Two major groups or divisions within the philosophy of science, or two major ways in which humans endeavor to know, are the arms of research called Positivism and Interpretivism. Since the processes by which humans conduct their research influence the very character, quantity, and quality of what we know and what we will know, before we can ourselves begin on this noble quest of knowledge we must first understand the socially acceptable ways in which we can research. That is, we must understand the characteristics and compatibility of Positivist and Interpretive research. First we need to gain a better understanding of what research itself means, then see how the philosophies of Positivism and Interpretivism have influenced research, and finally see how these two research methodologies can and cannot work together.
Though many definitions abound, for the purposes of this article research is defined as the use of formal procedures to propose or validate knowledge. It does not matter whether we are researching various interpretations of strikes to the head with a long sword or theories of whether or not certain attacks were meant to be used against opponents wearing armor. The formal procedures are the socially accepted methods we may use to conduct our research, which involve distinct steps and often iteration. This set of steps, or the way in which we conduct research, i.e. the research process, has been succinctly summarized [Meredith] as an iterative cycle of description, explanation, and testing.
The first step, describing and conceptualizing events or actions, provides a background for generating or testing concepts about the situation at hand. These concepts can be developed to form a framework around the situation to provide a straw universe within which further studies can be conducted to investigate the situation. This straw universe is used in the second stage to generate or propose an explanation (or explanations) of the situation. The third stage in the cycle is that of testing the previously generated explanations to determine which are true and which are false.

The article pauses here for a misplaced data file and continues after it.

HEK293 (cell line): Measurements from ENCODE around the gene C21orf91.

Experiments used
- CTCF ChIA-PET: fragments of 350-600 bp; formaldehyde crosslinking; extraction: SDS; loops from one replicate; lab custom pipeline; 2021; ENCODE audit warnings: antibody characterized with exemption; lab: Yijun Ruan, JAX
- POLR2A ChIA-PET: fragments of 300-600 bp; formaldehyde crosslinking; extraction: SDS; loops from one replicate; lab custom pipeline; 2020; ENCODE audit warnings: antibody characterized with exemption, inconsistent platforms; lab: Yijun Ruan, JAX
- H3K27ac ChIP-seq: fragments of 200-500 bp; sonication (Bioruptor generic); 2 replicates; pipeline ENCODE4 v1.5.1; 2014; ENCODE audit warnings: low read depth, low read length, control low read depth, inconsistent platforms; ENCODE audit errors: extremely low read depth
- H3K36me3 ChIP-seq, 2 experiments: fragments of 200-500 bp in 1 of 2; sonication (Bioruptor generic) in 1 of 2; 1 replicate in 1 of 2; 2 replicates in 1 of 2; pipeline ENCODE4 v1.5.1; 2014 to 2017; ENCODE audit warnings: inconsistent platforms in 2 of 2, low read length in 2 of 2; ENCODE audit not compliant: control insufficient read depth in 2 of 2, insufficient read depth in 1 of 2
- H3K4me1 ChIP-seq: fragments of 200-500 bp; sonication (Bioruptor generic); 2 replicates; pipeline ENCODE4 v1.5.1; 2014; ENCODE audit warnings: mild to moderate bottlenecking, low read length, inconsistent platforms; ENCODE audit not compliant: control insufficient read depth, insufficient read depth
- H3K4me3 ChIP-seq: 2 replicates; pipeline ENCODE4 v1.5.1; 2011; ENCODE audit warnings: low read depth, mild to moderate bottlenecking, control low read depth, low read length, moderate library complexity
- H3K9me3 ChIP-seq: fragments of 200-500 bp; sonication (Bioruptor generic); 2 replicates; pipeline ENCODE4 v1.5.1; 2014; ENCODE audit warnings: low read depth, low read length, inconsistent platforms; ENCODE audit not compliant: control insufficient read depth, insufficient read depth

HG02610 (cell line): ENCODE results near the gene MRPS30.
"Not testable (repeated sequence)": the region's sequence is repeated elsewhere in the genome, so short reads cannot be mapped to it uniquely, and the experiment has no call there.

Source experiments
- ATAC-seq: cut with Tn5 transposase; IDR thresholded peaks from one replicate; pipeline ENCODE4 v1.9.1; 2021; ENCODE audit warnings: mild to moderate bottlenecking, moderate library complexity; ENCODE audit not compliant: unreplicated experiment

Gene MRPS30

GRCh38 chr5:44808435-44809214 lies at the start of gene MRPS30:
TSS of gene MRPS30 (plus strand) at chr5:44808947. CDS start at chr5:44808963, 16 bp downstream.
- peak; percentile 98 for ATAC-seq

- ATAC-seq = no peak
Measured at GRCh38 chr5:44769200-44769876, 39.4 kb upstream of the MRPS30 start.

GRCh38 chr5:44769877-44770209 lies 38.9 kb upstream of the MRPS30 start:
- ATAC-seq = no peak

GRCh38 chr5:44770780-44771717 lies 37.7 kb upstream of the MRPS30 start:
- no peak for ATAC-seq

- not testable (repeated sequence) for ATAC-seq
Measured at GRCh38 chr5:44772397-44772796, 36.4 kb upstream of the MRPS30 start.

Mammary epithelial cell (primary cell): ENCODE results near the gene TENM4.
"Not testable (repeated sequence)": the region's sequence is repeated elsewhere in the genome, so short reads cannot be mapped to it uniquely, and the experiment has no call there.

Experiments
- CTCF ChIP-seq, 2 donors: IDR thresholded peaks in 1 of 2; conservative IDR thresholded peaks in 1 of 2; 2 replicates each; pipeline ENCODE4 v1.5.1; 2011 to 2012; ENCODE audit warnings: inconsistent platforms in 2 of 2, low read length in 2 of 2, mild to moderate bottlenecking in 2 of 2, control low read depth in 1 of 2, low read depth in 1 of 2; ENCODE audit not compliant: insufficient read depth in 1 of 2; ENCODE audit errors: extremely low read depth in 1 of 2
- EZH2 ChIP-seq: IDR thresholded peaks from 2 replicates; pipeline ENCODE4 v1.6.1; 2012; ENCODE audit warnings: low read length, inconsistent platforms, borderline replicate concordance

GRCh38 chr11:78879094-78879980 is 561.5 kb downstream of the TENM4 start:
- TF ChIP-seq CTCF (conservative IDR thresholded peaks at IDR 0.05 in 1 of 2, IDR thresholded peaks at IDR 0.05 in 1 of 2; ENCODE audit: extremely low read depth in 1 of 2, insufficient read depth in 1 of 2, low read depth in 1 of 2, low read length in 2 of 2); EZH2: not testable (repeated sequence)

As an aside, notice for a moment that we can only determine whether the explanations are true or false, as opposed to True or False. These explanations can be found to be true within our constructed universe or framework in the second stage of the research process, but a truth in that universe may not hold true in another. For example, a common "truism" spoken and believed by many is that "the sun sets in the west". Many of us however know that Galileo proved that it is actually the earth that revolves around the sun and that our spoken truism is actually false. We nevertheless speak our truism out of social custom. Yet even fewer of us know that Einstein showed us, through Relativity, that a coordinate system affixed to a given body is actually just as valid as any other body as a reference point. Thus Galileo affixed the coordinate system that we have held as True for centuries to that of the sun. Yet Einstein showed us that a coordinate system affixed to the earth (or even ourselves) is equally valid. Our spoken truism is actually no longer true or false, but somewhere in between. Thus Truth is hard to know; please forgive me for being redundantly redundant but while we may not be able to achieve Truth, we should strive in our research for truth in as universally universal a framework as possible.